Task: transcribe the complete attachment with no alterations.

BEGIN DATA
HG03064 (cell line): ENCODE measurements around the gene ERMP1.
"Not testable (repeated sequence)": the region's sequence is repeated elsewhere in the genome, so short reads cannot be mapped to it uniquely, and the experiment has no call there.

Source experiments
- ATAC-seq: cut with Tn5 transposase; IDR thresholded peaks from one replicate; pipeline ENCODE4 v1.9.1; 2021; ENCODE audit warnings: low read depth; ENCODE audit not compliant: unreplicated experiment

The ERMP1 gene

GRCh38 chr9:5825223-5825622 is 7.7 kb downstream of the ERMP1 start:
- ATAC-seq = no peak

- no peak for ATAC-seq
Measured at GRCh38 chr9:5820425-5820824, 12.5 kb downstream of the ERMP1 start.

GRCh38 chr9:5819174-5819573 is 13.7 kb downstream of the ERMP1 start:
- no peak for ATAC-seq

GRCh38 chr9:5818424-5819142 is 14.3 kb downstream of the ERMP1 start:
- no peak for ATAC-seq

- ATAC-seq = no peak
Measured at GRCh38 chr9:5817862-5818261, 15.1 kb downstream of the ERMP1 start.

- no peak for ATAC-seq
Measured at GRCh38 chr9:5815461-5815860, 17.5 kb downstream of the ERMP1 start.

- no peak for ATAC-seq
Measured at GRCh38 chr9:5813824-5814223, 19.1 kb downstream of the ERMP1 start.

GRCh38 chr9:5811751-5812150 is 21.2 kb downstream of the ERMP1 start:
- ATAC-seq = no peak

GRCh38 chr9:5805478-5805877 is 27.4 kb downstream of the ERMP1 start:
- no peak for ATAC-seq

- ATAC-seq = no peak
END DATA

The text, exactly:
HG03064 (cell line): ENCODE measurements around the gene ERMP1.
"Not testable (repeated sequence)": the region's sequence is repeated elsewhere in the genome, so short reads cannot be mapped to it uniquely, and the experiment has no call there.

Source experiments
- ATAC-seq: cut with Tn5 transposase; IDR thresholded peaks from one replicate; pipeline ENCODE4 v1.9.1; 2021; ENCODE audit warnings: low read depth; ENCODE audit not compliant: unreplicated experiment

The ERMP1 gene

GRCh38 chr9:5825223-5825622 is 7.7 kb downstream of the ERMP1 start:
- ATAC-seq = no peak

- no peak for ATAC-seq
Measured at GRCh38 chr9:5820425-5820824, 12.5 kb downstream of the ERMP1 start.

GRCh38 chr9:5819174-5819573 is 13.7 kb downstream of the ERMP1 start:
- no peak for ATAC-seq

GRCh38 chr9:5818424-5819142 is 14.3 kb downstream of the ERMP1 start:
- no peak for ATAC-seq

- ATAC-seq = no peak
Measured at GRCh38 chr9:5817862-5818261, 15.1 kb downstream of the ERMP1 start.

- no peak for ATAC-seq
Measured at GRCh38 chr9:5815461-5815860, 17.5 kb downstream of the ERMP1 start.

- no peak for ATAC-seq
Measured at GRCh38 chr9:5813824-5814223, 19.1 kb downstream of the ERMP1 start.

GRCh38 chr9:5811751-5812150 is 21.2 kb downstream of the ERMP1 start:
- ATAC-seq = no peak

GRCh38 chr9:5805478-5805877 is 27.4 kb downstream of the ERMP1 start:
- no peak for ATAC-seq

- ATAC-seq = no peak